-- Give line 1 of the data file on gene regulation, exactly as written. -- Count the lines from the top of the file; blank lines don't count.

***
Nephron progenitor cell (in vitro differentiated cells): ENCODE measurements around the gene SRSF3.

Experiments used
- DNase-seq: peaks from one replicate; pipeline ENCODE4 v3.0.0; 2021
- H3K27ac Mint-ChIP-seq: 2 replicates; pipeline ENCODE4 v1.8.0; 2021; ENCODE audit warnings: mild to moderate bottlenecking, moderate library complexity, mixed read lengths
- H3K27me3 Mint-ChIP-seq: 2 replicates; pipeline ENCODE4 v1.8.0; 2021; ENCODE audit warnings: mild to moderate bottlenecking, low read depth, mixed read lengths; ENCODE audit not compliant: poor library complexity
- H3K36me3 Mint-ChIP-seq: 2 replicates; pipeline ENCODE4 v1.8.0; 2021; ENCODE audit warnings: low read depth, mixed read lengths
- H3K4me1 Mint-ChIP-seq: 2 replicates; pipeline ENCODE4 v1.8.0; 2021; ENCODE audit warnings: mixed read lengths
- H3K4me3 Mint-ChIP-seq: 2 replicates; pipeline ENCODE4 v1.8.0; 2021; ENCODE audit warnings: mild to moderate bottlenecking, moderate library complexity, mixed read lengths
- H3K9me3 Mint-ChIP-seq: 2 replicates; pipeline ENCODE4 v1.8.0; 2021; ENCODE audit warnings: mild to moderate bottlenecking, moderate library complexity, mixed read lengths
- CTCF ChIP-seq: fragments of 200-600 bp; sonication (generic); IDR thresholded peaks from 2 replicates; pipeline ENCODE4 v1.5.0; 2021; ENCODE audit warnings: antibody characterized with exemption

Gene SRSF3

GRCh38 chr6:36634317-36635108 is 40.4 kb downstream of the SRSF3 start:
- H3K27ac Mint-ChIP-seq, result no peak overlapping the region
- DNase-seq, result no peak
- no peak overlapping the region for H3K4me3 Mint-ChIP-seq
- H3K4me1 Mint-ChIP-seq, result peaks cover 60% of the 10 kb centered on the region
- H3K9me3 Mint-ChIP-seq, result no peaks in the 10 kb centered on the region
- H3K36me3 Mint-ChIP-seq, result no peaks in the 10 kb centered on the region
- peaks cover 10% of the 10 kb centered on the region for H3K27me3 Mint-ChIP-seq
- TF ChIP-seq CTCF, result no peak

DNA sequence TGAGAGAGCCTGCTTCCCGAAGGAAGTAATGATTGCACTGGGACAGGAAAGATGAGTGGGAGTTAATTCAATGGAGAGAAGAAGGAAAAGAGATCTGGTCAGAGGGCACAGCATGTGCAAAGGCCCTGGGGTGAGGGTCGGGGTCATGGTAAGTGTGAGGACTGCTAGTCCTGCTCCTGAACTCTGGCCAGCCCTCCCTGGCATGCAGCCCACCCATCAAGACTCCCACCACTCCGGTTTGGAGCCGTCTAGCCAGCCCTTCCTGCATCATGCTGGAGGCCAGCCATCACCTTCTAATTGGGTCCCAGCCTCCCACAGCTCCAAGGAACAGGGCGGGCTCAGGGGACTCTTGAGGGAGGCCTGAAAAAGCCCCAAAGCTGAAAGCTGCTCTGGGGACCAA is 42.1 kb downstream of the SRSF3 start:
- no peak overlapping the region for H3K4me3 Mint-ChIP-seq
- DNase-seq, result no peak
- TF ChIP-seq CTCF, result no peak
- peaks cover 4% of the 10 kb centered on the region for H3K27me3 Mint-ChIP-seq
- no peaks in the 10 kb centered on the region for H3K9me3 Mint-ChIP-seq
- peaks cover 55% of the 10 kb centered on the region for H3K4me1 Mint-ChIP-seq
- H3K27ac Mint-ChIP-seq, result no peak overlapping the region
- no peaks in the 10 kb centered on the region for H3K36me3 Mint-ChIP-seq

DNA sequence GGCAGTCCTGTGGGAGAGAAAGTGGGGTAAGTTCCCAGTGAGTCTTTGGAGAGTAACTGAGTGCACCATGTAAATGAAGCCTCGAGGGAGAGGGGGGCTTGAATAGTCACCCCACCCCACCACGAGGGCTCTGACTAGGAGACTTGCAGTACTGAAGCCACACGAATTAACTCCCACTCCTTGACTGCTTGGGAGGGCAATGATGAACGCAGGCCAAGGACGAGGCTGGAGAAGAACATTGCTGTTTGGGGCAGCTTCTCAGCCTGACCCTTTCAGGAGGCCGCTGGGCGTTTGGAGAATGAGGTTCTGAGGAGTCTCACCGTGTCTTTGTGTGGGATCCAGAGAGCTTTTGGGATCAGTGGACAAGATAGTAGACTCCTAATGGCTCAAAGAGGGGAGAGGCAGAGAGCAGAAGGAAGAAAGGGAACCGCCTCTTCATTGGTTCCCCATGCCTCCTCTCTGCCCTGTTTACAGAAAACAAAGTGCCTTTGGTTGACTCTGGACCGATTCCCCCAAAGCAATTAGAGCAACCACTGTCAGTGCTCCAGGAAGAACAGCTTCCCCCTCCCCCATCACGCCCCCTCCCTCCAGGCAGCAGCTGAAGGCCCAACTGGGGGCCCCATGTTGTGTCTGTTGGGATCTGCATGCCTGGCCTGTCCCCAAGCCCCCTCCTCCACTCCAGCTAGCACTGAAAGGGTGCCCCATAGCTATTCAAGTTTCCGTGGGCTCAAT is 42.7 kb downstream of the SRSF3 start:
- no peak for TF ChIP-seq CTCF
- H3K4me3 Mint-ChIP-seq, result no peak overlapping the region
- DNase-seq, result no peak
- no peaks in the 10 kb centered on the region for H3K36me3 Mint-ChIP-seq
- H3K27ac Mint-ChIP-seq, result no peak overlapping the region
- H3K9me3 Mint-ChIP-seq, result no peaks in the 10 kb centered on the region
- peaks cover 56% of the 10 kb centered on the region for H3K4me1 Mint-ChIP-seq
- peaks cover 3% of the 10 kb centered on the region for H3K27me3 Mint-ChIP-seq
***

Nephron progenitor cell (in vitro differentiated cells): ENCODE measurements around the gene SRSF3.